Bash scripts to scan and monitor network, Internet access in Linux how to access beam internet in linux (wired) Often, when you don't have any information provided by your internet provider, it means that the computer retrieves the ip addresses using a DHCP client. If this is true, you can try to get the ip addresses by typing: dhclient eth0 or dhcpcd eth0 This solution supposes that your internet provider has given you an ip address

Comments
  • this can help stackoverflow.com/questions/929368/…
  • It works well. Thank you very much! My old version lacks a --tries, thus it doesn't work.
  • Personally, I enhance this pattern by making this wget -q --tries=10 --timeout=20 -O - http://google.com > /dev/null. That throws away the output, which means that files aren't left lying around, and there aren't any problems with write permissions.
  • You really should use --spider option as it will send a http HEAD request as opposed to a http GET request. Now, in this case you're checking against google.com which is a pretty light weight page so it may be ok as it is. But as a general rule you should use a HEAD request if you just want to check if something is available without actually downloading it. I've added to the answer accordingly.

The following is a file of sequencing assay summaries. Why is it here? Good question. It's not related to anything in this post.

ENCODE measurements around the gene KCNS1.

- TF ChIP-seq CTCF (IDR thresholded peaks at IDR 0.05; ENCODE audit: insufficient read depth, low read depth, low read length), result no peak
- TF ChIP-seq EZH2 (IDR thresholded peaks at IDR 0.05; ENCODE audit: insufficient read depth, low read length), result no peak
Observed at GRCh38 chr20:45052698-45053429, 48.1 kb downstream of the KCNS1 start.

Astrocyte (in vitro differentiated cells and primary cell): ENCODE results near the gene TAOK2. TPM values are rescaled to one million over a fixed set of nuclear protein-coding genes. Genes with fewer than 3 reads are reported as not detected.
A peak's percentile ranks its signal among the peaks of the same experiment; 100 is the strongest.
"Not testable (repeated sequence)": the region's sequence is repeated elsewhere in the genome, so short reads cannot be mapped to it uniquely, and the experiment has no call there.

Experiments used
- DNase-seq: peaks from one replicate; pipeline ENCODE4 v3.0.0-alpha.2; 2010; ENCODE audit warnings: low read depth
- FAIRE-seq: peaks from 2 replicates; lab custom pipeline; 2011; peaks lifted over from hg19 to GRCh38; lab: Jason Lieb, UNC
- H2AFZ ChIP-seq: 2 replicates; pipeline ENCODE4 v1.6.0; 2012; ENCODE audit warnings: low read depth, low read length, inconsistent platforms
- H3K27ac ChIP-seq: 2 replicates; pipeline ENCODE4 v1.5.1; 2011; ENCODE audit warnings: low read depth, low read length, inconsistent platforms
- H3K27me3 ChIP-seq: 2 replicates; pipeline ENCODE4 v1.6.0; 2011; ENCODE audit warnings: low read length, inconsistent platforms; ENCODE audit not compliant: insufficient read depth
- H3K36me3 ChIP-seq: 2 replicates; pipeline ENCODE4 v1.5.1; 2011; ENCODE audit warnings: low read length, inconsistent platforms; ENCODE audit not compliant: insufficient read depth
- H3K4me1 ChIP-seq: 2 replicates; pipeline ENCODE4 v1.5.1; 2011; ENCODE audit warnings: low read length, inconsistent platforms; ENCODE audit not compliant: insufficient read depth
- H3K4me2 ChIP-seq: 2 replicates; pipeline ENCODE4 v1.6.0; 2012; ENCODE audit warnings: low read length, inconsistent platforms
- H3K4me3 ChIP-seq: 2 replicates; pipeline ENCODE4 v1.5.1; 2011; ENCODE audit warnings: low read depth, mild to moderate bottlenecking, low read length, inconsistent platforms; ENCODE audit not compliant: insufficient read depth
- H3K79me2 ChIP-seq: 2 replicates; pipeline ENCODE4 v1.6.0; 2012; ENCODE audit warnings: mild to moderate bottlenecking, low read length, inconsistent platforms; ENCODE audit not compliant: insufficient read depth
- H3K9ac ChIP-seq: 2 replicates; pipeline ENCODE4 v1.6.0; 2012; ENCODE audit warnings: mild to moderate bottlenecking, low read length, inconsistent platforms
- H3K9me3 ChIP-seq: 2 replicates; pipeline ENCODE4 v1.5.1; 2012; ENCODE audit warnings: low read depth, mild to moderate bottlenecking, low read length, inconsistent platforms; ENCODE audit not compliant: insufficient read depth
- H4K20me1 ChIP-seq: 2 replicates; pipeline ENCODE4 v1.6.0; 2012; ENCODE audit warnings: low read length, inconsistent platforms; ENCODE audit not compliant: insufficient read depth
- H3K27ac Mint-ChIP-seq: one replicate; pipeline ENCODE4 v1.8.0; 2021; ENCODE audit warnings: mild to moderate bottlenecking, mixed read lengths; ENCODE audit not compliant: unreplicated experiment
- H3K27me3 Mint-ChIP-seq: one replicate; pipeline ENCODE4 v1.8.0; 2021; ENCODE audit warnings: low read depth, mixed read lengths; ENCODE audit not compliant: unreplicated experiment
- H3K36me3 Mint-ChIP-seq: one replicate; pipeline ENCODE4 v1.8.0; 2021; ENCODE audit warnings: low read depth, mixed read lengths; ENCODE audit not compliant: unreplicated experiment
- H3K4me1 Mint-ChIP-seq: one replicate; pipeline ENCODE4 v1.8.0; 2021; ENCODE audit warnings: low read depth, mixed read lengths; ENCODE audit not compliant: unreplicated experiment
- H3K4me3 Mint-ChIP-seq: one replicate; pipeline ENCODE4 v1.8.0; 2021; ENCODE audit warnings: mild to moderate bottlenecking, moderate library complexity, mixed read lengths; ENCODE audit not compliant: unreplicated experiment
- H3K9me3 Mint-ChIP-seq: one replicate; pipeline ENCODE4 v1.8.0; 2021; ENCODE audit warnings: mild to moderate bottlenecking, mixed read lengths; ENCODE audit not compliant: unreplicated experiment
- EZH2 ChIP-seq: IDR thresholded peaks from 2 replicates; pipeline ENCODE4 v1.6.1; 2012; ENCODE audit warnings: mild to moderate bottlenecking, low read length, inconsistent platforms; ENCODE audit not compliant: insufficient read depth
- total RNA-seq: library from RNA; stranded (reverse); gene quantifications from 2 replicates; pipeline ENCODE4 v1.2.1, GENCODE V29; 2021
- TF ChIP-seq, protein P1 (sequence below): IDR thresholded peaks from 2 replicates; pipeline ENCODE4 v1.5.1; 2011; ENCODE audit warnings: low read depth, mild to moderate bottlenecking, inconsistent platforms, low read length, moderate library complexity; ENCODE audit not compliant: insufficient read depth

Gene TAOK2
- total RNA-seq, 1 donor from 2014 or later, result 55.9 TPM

• This is the fastest approach, it pings the dns server instead of getting google's website data. thumbs up.
  • might be good to use a timeout here nc -z -w 5 8.8.8.8 53 >/dev/null 2>&1
  • Welcome to Stack Overflow! While this code may answer the question, it would be better to include some context, explaining how it works and when to use it. Code-only answers are not useful in the long run.
  • Had lots of ups and downs in a few minutes. While DropBox was online and surfing the web was possible... See unix.stackexchange.com/a/190610/19694 where they mention nc would be better to use than ping as quite a few hosters disable ICMP as well.
  • I fail to see how I would get the duration with the code above. I tried it and the 'duration' for each line grew monotonically. Doesn't TIMESTAMP have to be reset each time through the loop?
  • one problem with this solution is, that some networks might block outgoing pings (my uni had a famous record for doing so). it doesn't seem the be the case with the OP though.
  • @umlaeute, in that case you may use wget http://google.com or even (better & simpler) curl
  • fping would need to be installed before running the example.